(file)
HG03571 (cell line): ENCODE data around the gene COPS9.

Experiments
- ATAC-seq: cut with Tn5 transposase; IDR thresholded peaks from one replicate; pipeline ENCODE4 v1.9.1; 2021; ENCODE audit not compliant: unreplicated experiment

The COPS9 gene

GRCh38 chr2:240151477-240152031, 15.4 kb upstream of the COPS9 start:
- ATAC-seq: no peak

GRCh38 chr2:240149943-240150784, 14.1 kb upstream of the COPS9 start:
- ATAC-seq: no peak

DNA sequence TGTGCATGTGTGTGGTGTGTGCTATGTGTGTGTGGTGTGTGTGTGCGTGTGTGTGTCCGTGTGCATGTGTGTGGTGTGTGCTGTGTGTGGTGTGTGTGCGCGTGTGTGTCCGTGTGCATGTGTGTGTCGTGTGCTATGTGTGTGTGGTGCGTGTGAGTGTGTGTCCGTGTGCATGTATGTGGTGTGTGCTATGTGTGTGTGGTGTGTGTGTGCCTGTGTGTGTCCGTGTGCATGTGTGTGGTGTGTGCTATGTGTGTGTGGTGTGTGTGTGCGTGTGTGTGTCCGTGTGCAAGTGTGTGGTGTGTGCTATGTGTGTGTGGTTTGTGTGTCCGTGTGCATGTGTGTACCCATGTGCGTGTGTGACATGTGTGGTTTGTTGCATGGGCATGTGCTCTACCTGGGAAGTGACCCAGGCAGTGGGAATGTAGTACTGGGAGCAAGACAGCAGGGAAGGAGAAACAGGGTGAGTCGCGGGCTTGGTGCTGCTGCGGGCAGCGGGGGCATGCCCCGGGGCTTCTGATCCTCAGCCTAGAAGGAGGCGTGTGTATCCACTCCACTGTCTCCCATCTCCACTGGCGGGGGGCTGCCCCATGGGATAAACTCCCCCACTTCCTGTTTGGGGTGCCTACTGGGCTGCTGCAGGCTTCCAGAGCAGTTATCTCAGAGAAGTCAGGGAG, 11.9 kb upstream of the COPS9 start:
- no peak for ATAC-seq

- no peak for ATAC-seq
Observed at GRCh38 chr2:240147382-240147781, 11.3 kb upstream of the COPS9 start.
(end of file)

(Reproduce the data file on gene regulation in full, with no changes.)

HG03571 (cell line): ENCODE data around the gene COPS9.

Experiments
- ATAC-seq: cut with Tn5 transposase; IDR thresholded peaks from one replicate; pipeline ENCODE4 v1.9.1; 2021; ENCODE audit not compliant: unreplicated experiment

The COPS9 gene

GRCh38 chr2:240151477-240152031, 15.4 kb upstream of the COPS9 start:
- ATAC-seq: no peak

GRCh38 chr2:240149943-240150784, 14.1 kb upstream of the COPS9 start:
- ATAC-seq: no peak

DNA sequence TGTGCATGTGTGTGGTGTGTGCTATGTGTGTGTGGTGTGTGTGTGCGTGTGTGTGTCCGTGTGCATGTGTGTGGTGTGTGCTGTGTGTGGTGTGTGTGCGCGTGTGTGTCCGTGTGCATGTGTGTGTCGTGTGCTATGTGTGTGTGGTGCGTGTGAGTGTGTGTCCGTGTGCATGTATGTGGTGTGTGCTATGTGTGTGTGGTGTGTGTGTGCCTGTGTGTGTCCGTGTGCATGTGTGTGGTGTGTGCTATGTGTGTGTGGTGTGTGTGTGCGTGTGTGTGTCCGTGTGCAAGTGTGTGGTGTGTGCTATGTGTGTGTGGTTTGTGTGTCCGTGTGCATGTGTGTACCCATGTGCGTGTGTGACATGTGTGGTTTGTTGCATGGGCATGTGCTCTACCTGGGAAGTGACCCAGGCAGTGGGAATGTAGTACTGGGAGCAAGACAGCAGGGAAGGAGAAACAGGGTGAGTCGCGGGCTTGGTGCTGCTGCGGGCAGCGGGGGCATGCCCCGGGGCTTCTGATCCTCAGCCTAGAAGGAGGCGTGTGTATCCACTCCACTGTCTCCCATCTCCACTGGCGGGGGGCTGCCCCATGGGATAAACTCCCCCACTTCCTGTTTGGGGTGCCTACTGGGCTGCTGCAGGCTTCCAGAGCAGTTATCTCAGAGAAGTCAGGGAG, 11.9 kb upstream of the COPS9 start:
- no peak for ATAC-seq

- no peak for ATAC-seq
Observed at GRCh38 chr2:240147382-240147781, 11.3 kb upstream of the COPS9 start.